Yesterday morning, #RollingStone was a trending topic on Twitter.

A quick click of the hashtag revealed why the music magazine was all over the social media forum: The powers that be at the publication -- most likely editor Jann Wenner, who has final sign-off on everything that goes to press -- had put a picture of accused Boston Marathon bomber Dzhokhar Tsarnaev on the latest cover. The controversial image accompanies a gripping, in-depth cover story by Janet Reitman.

"Gripping” is an appropriate descriptor because, like most of the non-music journalism printed in Rolling Stone these days, the story reads like a movie script, complete with pseudonyms for interviewees, comments from experts of all types, a third-person omniscient narrator (Reitman and her editors) and a recap of every minute detail leading up to the fateful day of the bombing.

“The cover story we are publishing this week falls within the traditions of journalism and Rolling Stone’s long-standing commitment to serious and thoughtful coverage of the most important political and cultural issues of our day,” reads a note from the editors on Right up front, you know where Rolling Stone stands on investigative journalism. They take it dead seriously.

How the rest of us out here in Simpletonville do, however, is another thing altogether.

Pervasive in the piece -- and many others that run in the magazine -- is what you might call the Rolling Stone Holy Trinity: sex, drugs and rock 'n' roll, which are mentioned wherever and whenever possible. For example, in one spot, Reitman tells us Tsarnaev’s mother “wore her dark hair like Pat Benatar.” The younger Tsarnaev brother is described as a major pothead.

So what’s the big issue?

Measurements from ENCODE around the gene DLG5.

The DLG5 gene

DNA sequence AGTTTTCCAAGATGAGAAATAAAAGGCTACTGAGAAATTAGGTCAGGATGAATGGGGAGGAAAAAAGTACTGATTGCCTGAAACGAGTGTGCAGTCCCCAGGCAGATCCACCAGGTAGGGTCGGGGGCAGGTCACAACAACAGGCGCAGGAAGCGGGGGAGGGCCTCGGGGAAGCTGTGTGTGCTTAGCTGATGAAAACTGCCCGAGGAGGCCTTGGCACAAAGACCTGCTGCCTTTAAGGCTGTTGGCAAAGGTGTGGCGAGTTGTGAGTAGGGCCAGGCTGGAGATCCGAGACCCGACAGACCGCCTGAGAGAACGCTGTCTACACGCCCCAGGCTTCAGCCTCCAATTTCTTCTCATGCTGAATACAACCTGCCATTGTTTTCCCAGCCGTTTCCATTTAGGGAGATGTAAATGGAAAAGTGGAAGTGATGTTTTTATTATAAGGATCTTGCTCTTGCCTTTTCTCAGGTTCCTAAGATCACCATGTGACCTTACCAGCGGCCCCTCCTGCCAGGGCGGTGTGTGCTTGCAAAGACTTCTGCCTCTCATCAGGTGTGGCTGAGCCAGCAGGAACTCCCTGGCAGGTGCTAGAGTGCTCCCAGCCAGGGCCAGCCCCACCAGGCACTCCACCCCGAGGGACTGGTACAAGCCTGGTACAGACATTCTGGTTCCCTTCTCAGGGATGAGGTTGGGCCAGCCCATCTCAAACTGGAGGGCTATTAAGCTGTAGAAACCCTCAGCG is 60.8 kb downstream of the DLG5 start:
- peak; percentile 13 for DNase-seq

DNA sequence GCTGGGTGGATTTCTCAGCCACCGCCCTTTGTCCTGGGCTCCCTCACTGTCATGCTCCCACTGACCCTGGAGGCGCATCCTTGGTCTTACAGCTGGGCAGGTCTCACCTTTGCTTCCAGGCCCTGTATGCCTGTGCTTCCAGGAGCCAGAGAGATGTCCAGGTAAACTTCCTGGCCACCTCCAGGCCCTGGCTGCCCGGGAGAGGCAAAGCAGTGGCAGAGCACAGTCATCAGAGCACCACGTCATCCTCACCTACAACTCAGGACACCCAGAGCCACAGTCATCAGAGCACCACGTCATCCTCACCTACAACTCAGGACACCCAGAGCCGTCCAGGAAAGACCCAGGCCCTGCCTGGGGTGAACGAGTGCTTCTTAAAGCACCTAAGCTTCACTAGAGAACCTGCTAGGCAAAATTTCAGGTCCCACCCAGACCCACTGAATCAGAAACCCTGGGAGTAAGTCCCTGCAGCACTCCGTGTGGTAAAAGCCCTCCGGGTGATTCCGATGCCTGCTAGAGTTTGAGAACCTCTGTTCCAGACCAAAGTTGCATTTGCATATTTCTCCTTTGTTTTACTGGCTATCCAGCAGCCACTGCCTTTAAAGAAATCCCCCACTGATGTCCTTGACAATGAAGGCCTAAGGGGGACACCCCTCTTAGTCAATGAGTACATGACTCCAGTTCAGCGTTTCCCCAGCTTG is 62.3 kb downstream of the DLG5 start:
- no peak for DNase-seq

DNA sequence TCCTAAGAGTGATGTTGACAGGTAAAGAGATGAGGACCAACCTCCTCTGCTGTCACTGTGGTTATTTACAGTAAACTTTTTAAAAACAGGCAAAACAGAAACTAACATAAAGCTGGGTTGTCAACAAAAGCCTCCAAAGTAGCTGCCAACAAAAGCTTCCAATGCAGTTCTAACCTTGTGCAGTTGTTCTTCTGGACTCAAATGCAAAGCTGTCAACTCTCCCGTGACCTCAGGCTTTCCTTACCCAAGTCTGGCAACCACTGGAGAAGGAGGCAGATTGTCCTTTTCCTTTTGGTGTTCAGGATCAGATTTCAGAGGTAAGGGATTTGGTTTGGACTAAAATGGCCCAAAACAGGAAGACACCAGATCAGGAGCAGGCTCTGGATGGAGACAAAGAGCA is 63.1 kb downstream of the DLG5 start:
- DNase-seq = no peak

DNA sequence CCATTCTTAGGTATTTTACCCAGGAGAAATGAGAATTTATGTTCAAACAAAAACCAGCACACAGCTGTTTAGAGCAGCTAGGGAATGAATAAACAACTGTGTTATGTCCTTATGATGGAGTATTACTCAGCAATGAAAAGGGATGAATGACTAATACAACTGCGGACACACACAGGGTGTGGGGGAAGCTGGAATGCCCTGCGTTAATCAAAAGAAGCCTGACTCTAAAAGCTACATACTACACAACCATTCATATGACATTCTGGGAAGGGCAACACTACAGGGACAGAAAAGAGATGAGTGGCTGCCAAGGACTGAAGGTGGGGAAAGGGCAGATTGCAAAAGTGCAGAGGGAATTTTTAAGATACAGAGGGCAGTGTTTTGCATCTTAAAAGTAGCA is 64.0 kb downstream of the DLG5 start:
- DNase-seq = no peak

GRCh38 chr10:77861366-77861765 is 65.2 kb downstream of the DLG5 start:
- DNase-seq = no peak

For one, Rolling Stone has for years been trying to live two lives. They strive to be the last of the great print music magazines and a credible newsroom -- one that reports on international news and topical domestic issues such as marijuana legalization. Occasionally, they make news themselves with gotchas about American generals acting badly.

And to that point, they’ve made a concerted effort to offer top-notch journalism from the world's best writers -- Reitman not excluded. If you read her article, you can’t dismiss it as bad writing. It’s really quite an amazing piece.

But why put an accused terrorist, who took part in killing and maiming innocent Americans, on the cover of the Rolling Stone? It looks an awful lot like a publicity stunt from a print publisher trying to stay relevant in the digital age -- something RS has hardly excelled at. Is that wrong and in poor taste? Probably.

Rolling Stone knew social media forums like Twitter would immediately light up with reactions, both good and bad, from people who hadn't yet read the entire piece. (It’s too long for people’s short attention spans.) That, of course, sent a ton of traffic to the Rolling Stone website.

But “amazing journalism” is not what tweeters, advertisers and magazine sellers seem to be reacting to. It’s the sheer message of putting that kid out front -- glorifying, even honoring, his image on one of America’s most iconic magazine covers. It's a cover that has featured John Lennon, some dude holding Janet Jackson’s bare breasts and Jennifer Aniston’s naked ass. It's a sacred place, in other words.

As Reitman notes early on in the story, Dzhokhar Tsarnaev scrawled numerous messages on the walls of the boat where he was eventually captured, one of which read, “you hurt one, you hurt us all."

That seems to be an apt message for Rolling Stone.